The objective of this study was to determine whether the presence of cervicitis influenced the accuracy of visual inspection with acetic acid (VIA).
In a pilot study, 502 women from rural El Salvador were screened for cervical cancer using methods including colposcopy and VIA. The presence of cervicitis was assessed by grading the amount of inflammation on each woman's cervical biopsy. Data from 495 women found to be free of cervical neoplasia were analyzed for the present study.
In this study population, 74% of women were classified as having cervicitis. Both the result of visual inspection and the result of colposcopy were highly associated with the presence of cervicitis (p =.007 and p =.006, respectively). Women with cervicitis were twice as likely to have a positive VIA result as women without cervicitis (odds ratio = 2.0, 95% CI: 1.0-3.7).
The presence of cervicitis may influence the accuracy of results obtained from colposcopy and VIA. This observation may be of particular importance in low-resource settings such as El Salvador where visual inspection methods are more commonly used in screening for cervical cancer.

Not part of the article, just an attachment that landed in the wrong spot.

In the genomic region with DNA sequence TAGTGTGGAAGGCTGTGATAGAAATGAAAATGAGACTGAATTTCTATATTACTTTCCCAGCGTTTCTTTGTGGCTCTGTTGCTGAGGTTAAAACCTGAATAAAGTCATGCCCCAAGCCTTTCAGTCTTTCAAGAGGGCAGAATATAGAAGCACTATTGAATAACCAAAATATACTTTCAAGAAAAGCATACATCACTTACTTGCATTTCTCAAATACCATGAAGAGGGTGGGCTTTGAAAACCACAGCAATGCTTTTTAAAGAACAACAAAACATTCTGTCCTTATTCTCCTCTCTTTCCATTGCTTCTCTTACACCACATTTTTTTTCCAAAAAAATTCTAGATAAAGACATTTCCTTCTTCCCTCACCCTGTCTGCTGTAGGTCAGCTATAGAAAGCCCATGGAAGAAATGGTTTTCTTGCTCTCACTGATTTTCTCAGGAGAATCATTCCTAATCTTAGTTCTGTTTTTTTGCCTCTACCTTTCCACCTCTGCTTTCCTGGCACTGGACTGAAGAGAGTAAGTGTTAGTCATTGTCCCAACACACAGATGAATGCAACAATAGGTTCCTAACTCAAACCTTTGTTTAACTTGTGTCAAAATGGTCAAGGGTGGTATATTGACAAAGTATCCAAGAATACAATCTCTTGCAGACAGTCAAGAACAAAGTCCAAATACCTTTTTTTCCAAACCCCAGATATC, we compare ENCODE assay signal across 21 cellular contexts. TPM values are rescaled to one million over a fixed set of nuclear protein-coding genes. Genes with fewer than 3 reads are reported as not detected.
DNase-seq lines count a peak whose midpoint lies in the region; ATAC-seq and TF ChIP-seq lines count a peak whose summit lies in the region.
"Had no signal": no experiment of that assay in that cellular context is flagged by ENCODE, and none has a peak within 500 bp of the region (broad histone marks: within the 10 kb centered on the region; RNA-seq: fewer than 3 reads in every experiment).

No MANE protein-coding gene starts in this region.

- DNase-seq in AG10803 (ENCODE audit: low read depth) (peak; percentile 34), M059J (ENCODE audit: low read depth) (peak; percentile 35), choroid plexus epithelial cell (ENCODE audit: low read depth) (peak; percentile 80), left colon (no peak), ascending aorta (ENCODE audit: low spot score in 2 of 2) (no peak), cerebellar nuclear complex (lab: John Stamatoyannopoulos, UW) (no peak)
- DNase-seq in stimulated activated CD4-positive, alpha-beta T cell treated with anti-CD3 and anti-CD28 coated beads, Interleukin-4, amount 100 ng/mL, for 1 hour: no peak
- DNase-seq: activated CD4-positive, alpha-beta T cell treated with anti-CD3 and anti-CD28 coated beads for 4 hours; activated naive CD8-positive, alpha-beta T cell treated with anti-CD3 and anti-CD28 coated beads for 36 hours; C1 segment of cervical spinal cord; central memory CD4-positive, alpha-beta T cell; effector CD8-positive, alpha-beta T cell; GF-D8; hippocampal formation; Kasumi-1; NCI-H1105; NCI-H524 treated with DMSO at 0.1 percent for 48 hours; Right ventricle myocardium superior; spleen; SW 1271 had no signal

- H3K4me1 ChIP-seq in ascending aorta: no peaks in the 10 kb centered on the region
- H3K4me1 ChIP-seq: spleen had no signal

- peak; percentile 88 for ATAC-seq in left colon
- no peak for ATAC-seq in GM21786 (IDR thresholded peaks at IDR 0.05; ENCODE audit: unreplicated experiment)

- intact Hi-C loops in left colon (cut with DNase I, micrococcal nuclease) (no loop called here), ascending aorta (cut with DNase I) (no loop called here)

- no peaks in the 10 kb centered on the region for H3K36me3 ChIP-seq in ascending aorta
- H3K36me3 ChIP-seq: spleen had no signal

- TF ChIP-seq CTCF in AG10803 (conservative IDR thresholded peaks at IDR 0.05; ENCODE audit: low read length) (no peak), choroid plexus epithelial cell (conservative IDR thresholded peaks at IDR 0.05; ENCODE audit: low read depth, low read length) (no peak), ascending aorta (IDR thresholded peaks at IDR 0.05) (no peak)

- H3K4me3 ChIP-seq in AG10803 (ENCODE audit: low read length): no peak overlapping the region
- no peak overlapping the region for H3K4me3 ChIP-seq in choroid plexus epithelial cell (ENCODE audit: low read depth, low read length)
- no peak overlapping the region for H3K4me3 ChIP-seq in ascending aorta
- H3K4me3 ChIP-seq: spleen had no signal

The presence of cervicitis may lead to a high rate of false positives from visual inspection with acetic acid (VIA).
1Department of Preventive Medicine, University of Southern California, Keck School of Medicine, Los Angeles, CA, 2Department of Obstetrics and Gynecology, New York University School of Medicine, New York, NY, and 3Department of Pathology, Women's and Children's Hospital, University of Southern California, Keck School of Medicine, Los Angeles, CA
Reprint requests to: Miriam Cremer, MD, MPH, Department of Obstetrics and Gynecology, New York University School of Medicine, 550 1st Avenue, NBV 9E2, New York, NY 10016. E-mail: firstname.lastname@example.org
This study was conducted in El Salvador.